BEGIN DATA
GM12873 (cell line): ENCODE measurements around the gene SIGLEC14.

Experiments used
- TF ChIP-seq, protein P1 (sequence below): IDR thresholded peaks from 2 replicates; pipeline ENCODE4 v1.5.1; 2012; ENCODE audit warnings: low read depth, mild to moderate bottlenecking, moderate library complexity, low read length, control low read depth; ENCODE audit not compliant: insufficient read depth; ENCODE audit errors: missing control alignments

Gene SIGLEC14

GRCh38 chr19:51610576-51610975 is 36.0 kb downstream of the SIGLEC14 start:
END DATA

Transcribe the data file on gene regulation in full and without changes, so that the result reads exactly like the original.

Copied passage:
GM12873 (cell line): ENCODE measurements around the gene SIGLEC14.

Experiments used
- TF ChIP-seq, protein P1 (sequence below): IDR thresholded peaks from 2 replicates; pipeline ENCODE4 v1.5.1; 2012; ENCODE audit warnings: low read depth, mild to moderate bottlenecking, moderate library complexity, low read length, control low read depth; ENCODE audit not compliant: insufficient read depth; ENCODE audit errors: missing control alignments

Gene SIGLEC14

GRCh38 chr19:51610576-51610975 is 36.0 kb downstream of the SIGLEC14 start: